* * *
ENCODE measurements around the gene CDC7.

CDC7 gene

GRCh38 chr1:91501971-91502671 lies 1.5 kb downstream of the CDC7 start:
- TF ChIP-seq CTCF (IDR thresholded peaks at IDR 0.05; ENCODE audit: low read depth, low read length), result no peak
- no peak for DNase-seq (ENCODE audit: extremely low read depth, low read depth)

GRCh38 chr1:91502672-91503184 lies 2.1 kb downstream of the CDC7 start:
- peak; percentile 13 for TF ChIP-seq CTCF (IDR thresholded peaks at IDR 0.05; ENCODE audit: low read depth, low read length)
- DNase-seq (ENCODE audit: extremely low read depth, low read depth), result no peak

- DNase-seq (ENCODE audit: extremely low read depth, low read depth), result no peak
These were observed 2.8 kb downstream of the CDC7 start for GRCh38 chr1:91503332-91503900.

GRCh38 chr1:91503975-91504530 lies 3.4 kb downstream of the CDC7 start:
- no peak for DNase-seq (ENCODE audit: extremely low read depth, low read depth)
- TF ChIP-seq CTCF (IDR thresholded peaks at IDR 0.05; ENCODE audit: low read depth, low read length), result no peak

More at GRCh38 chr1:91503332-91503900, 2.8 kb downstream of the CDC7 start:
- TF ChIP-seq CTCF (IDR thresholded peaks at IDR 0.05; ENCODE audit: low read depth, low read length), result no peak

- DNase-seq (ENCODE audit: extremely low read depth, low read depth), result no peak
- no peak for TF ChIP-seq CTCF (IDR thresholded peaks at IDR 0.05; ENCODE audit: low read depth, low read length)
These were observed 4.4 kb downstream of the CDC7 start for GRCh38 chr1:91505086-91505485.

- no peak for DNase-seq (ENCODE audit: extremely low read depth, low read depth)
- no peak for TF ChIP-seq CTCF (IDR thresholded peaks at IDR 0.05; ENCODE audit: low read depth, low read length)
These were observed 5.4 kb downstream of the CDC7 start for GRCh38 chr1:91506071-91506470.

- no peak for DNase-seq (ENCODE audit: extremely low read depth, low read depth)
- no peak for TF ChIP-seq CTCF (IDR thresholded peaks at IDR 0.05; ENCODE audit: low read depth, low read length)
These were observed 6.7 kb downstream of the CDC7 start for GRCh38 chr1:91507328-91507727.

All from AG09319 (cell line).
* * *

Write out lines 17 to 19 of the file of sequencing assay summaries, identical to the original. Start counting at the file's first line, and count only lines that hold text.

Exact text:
- no peak for TF ChIP-seq CTCF (IDR thresholded peaks at IDR 0.05; ENCODE audit: low read depth, low read length)
These were observed 4.4 kb downstream of the CDC7 start for GRCh38 chr1:91505086-91505485.

- no peak for DNase-seq (ENCODE audit: extremely low read depth, low read depth)